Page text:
#Request resource reservation (reserve slots on each scheduler run until enough have been gathered to run the job
#$ -R y
#Indicate runtime
#$ -l h_rt=06:00:00
# ************** END SGE qsub options ************
export OMPI_MCA_btl=openib,self
# Execute NAMD2 with configuration script with output to log file
charmrun +p$NCORES -v namd2 namd.inp > namd.out

This is a job script to run calculations using NAMD software, the simulation parameters are stored in the file namd.inp.

Note: lines starting from # are comments, lines starting with #$ are SGE directives. Before submitting a job ensure you have loaded all modules required (see above). Remember about changing the project ID, runing time and number of nodes.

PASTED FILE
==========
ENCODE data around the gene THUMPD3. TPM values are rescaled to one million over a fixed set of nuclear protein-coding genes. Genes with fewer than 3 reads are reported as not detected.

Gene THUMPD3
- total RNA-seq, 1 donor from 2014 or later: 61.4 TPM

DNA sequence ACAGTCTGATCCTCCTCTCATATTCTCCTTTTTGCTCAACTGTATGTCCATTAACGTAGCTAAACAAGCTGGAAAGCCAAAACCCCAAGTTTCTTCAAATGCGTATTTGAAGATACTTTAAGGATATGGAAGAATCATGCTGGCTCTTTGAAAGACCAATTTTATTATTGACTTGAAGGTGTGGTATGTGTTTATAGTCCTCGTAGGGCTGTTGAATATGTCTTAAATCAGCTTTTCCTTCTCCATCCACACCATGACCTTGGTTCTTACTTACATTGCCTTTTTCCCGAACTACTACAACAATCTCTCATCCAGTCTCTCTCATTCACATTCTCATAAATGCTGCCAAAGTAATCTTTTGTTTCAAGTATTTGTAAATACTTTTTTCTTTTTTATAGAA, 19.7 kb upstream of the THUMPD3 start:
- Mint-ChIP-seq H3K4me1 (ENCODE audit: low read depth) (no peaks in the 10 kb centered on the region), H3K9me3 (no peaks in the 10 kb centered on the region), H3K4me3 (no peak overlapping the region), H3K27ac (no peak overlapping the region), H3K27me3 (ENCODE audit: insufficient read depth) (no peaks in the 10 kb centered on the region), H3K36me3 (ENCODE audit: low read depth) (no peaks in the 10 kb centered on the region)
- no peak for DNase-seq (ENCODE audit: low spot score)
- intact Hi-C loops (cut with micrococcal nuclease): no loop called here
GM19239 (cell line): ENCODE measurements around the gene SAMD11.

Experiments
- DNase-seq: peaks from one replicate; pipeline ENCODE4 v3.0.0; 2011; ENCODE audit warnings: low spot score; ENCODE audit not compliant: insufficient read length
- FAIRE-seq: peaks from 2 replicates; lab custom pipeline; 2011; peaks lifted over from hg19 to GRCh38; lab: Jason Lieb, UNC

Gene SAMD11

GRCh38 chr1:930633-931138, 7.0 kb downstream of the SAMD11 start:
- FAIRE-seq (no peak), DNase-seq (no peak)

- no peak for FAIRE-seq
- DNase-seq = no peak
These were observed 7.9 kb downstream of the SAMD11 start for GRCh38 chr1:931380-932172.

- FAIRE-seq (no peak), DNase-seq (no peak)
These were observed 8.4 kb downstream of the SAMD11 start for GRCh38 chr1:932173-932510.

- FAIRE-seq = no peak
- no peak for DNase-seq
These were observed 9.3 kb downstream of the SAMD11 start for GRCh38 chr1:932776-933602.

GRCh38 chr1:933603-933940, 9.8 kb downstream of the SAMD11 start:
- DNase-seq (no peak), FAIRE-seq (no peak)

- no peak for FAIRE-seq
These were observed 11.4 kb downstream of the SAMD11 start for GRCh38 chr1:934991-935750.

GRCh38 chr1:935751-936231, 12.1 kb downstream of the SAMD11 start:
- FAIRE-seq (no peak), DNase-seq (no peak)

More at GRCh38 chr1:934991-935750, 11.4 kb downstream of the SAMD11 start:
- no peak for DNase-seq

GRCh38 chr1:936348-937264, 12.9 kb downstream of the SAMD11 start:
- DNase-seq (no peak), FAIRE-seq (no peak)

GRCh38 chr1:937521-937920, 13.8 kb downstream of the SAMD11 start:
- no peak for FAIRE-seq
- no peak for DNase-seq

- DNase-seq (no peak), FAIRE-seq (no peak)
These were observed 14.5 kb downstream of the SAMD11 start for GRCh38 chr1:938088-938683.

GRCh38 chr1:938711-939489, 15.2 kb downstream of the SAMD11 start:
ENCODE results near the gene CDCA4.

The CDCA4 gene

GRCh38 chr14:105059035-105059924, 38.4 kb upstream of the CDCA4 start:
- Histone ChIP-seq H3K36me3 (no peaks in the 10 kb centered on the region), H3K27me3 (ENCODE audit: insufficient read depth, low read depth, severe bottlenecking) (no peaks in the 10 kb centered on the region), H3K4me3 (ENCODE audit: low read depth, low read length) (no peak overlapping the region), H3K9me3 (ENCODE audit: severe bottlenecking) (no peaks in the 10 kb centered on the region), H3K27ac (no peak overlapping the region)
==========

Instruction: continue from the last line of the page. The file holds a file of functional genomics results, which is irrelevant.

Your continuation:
To load the modules within the job script after the SGE options add the line:

module load apps/gcc/namd/mpi/2.8

It would load NAMD 2.8 module. Note that the some modules are depending on the others, so they should be loaded in correct order. The best idea is first to check the order by loading modules from the terminal.


5.3 Basic Job Submission and Monitoring


5.3.1 Basic SGE Commands

qstat – Lists your jobs (qw – waiting, r – running)
qstat -u “*” – Lists all jobs in the queue(s) by all users
qstat -g c – Provides summary overview of the system use
qconf -sql – Lists all queues
qsub – Launches job using the script
qstat -j JOBID – Gives fuller detail on a job
qacct -j JOBID – Gives details on a completed job
qdel – Deletes job from queue


3.5.2 Submitting a job

All job commands and SGE directives should be placed in a script (e.g. and launched by typing: